Gossiping can spread like the plague. It’s starts with a few workmates chit-chatting about something half true about a manager, boss or a colleague and it spreads like wildfire around the office. Though these situations cannot always be avoided, there are certain times where you, as a team leader, need to take action.
If gossip is hurting someone else’s feelings, reducing overall motivation or creating a tense environment at the workspace it’s important to speak up. The following tips may help you manage gossip at work.
Don’t give gossip space to grow (and, of course, don’t participate in it). If your team feels comfortable around you, they’ll probably speak their mind before meetings, during lunch or at coffee break. If, during those interactions, you sense that a rumour about someone is spreading around, change topics and show that you don’t get involved in these conversations. By doing this, you’ll make clear that gossip is not something you are interested in and has no place inside your team conversations. Hopefully, this will stop the gossip from spreading.
Make sure your team members know they can count on you. During your first individual meeting when a new person joins your team, highlight the importance of them coming to you when they need support or something is not going well. If you start hearing gossip around the office reinforce this idea during your group meetings as well, so if someone is feeling uncomfortable with the rumours, they are reminded they can come to you. If you know who the gossip is about, you can also let them know in private that they can ask for help if they feel uncomfortable or uneasy with their work environment.
Don’t look the other way. If you’ve realised there’s harmful gossip going around and this is interfering with work, schedule individual meetings with the people involved (or the whole team if you don’t know who’s behind it). Reinforce the vision of the psychologically safe environment that you are trying to create in the team and explain how gossip affects this. Make it clear that you do not accept this sort of behaviour in the team. Although it’s preferable to try to solve issues with your team members internally, if the gossiping is about something really offensive or personal make sure you let HR know and let them step in.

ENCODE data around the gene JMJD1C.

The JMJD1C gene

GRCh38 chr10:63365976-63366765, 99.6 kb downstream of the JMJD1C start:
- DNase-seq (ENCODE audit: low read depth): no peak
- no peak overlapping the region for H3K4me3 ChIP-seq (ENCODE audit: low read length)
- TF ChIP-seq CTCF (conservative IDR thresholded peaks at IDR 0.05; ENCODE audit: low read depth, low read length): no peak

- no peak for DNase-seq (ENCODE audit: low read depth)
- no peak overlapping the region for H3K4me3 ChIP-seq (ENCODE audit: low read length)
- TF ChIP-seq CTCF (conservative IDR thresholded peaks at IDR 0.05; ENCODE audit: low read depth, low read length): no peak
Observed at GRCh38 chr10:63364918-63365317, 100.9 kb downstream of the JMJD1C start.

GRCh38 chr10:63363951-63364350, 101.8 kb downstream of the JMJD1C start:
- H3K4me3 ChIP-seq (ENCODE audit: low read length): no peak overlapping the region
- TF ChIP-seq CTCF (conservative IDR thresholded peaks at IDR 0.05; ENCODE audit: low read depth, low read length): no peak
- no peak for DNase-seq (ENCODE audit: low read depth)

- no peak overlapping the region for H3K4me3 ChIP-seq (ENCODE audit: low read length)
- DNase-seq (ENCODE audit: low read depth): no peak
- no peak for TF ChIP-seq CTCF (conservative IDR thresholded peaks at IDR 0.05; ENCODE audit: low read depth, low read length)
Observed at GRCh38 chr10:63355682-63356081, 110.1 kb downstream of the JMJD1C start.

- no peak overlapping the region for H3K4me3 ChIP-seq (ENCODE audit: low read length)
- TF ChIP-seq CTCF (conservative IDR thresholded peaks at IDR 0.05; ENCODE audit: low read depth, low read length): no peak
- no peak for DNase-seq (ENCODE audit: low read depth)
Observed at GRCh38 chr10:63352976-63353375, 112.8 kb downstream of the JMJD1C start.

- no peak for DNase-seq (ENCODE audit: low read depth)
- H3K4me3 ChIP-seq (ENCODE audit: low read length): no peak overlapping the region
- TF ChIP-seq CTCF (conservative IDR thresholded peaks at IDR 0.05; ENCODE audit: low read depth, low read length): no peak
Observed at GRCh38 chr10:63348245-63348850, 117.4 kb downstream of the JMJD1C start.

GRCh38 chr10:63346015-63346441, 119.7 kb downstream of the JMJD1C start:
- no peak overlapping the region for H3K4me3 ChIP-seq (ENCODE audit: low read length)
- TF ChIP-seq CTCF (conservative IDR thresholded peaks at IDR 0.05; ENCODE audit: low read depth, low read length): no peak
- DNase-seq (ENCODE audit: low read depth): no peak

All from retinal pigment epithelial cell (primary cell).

Encourage a healthy team behaviour. Be clear about what you want from your team. In competitive environments, gossiping can be seen as a means to an end, such as getting a raise or a higher position inside the team or the company. However, if you are responsible for deciding who gets these benefits, make it clear to everyone which values (collaboration, respect, trust, etc) you hold dear for the team and the company, alongside hard work. By doing this, you will avoid inadvertently encouraging negative behaviours among your team.
Transparency is key. Sometimes, not letting others know about what’s going on inside the team or the company can blow things out of proportion due to speculation. That’s why it’s a good idea to communicate as soon as feasible to your team what’s happening in the company and the team. By doing this you will avoid gossip and speculation, maintaining a psychologically safe and healthy work environment. For example, panic may rise if your boss fires someone apparently out of the blue. Talk to your team about it, explain the reasons if you can, or state that this was an isolated incident. Let them ask questions and answer as truthfully as you can. Through these actions, you may help ensure that your team members are understanding of the situation instead of judgemental or panicked.
Don’t take gossip to heart. When you are the target of gossip it’s hard not to take it personally. Being a team leader means you are in the spotlight and when something negative happens you may be blamed for it (even if it’s not your fault). Instead of tackling it from an emotional state of anger and hurt, let yourself cool off first. Then try to find out the reason why that gossiping may have started in the first place, and if there is any grain of truth in it. Could it be caused by someone feeling treated unjustly, for instance? By doing this you’ll find out if you need to take action or responsibility or, simply, ignore it.
Have you ever faced a situation where gossiping damaged your work environment? How did you handle it? Let us know in the comments or on FB!
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